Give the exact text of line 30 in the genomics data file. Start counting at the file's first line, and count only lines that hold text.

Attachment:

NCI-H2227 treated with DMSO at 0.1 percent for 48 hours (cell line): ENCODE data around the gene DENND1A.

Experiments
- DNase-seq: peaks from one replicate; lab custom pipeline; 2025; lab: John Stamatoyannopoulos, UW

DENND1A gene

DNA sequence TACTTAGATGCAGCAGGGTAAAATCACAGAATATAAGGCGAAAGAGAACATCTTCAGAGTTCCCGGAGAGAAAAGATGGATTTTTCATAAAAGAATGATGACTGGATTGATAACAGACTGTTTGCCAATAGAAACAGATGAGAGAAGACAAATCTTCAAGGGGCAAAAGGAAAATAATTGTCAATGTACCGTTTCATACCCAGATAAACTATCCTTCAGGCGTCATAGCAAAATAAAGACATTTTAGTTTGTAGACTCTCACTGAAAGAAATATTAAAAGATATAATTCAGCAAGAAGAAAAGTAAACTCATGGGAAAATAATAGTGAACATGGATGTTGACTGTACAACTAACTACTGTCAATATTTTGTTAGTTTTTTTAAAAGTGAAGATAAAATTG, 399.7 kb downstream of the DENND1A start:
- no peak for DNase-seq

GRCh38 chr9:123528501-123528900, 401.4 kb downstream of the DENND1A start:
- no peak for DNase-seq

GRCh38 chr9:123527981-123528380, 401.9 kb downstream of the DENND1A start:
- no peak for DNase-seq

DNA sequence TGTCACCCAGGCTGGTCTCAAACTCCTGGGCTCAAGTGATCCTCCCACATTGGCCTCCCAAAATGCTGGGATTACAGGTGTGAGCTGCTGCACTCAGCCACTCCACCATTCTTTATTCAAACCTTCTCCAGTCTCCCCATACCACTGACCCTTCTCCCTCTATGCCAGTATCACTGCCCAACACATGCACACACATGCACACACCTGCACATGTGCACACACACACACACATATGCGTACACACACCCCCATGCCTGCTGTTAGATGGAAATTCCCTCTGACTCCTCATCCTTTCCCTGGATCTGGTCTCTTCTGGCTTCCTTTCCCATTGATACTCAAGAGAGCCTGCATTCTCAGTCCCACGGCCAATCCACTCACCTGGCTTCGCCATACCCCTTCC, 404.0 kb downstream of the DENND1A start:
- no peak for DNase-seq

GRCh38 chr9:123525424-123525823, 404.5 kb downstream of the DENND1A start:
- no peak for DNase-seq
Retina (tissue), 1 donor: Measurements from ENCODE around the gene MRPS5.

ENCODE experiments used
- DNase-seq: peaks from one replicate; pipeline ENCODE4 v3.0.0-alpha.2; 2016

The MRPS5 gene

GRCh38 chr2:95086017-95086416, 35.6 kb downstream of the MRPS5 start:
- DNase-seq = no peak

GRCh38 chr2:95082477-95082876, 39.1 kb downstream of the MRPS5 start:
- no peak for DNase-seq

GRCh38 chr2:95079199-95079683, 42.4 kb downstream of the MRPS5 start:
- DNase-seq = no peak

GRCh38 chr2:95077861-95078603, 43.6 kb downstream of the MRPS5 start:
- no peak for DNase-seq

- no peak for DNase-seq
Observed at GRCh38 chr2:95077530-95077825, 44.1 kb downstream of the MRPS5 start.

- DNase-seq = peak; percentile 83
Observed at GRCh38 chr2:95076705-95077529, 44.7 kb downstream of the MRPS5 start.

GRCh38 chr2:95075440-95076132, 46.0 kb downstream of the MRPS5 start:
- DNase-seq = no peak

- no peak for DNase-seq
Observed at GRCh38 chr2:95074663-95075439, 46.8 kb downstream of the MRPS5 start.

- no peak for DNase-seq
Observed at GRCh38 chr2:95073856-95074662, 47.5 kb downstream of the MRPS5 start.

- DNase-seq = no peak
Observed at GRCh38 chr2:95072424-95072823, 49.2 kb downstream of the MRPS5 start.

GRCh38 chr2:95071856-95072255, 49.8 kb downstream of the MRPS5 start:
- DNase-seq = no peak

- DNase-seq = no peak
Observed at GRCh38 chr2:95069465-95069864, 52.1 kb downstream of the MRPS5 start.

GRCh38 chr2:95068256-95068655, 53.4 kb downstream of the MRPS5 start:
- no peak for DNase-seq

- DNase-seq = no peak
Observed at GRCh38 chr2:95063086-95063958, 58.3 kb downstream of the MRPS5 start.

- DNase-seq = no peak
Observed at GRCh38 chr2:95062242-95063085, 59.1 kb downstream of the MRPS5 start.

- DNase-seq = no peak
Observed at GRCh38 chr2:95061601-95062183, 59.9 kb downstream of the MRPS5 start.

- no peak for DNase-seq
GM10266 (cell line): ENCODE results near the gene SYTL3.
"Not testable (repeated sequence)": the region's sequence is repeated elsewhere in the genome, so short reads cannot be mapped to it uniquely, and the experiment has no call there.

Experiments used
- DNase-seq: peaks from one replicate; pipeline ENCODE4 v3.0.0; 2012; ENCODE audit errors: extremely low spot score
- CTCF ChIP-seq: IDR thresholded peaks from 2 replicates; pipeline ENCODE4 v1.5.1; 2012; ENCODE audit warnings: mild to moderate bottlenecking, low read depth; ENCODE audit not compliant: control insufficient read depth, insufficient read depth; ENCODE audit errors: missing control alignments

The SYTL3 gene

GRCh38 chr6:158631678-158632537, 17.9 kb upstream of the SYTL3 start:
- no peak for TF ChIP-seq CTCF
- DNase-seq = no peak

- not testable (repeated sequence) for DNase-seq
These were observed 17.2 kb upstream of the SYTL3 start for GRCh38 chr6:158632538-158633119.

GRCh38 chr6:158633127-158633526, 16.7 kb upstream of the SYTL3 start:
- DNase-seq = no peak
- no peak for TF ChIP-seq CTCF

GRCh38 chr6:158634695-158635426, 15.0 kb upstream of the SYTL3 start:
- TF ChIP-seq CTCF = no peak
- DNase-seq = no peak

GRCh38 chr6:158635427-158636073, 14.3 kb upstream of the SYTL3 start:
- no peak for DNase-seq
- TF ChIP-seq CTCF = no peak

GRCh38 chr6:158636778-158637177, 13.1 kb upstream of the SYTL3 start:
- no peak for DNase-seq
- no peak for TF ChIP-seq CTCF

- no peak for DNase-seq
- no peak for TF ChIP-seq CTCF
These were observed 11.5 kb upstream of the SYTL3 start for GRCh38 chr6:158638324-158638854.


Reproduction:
Observed at GRCh38 chr2:95076705-95077529, 44.7 kb downstream of the MRPS5 start.